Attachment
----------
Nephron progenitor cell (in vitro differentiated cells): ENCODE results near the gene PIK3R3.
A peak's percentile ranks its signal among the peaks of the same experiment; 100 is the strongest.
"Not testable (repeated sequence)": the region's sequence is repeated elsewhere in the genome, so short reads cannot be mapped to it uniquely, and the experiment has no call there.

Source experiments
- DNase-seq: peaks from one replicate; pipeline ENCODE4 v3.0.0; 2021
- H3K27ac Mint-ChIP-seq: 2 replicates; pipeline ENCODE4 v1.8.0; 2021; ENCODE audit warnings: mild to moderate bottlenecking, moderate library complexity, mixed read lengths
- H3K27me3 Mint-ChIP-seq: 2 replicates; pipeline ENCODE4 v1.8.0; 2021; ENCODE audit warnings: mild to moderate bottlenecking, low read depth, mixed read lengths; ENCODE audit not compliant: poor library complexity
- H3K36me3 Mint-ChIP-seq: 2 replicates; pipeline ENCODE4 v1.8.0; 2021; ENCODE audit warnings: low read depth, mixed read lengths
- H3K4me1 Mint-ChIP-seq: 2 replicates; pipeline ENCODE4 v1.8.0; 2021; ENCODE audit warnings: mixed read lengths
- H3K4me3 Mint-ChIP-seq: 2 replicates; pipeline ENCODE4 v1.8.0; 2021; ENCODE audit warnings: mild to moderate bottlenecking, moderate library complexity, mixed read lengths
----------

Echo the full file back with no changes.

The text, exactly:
Nephron progenitor cell (in vitro differentiated cells): ENCODE results near the gene PIK3R3.
A peak's percentile ranks its signal among the peaks of the same experiment; 100 is the strongest.
"Not testable (repeated sequence)": the region's sequence is repeated elsewhere in the genome, so short reads cannot be mapped to it uniquely, and the experiment has no call there.

Source experiments
- DNase-seq: peaks from one replicate; pipeline ENCODE4 v3.0.0; 2021
- H3K27ac Mint-ChIP-seq: 2 replicates; pipeline ENCODE4 v1.8.0; 2021; ENCODE audit warnings: mild to moderate bottlenecking, moderate library complexity, mixed read lengths
- H3K27me3 Mint-ChIP-seq: 2 replicates; pipeline ENCODE4 v1.8.0; 2021; ENCODE audit warnings: mild to moderate bottlenecking, low read depth, mixed read lengths; ENCODE audit not compliant: poor library complexity
- H3K36me3 Mint-ChIP-seq: 2 replicates; pipeline ENCODE4 v1.8.0; 2021; ENCODE audit warnings: low read depth, mixed read lengths
- H3K4me1 Mint-ChIP-seq: 2 replicates; pipeline ENCODE4 v1.8.0; 2021; ENCODE audit warnings: mixed read lengths
- H3K4me3 Mint-ChIP-seq: 2 replicates; pipeline ENCODE4 v1.8.0; 2021; ENCODE audit warnings: mild to moderate bottlenecking, moderate library complexity, mixed read lengths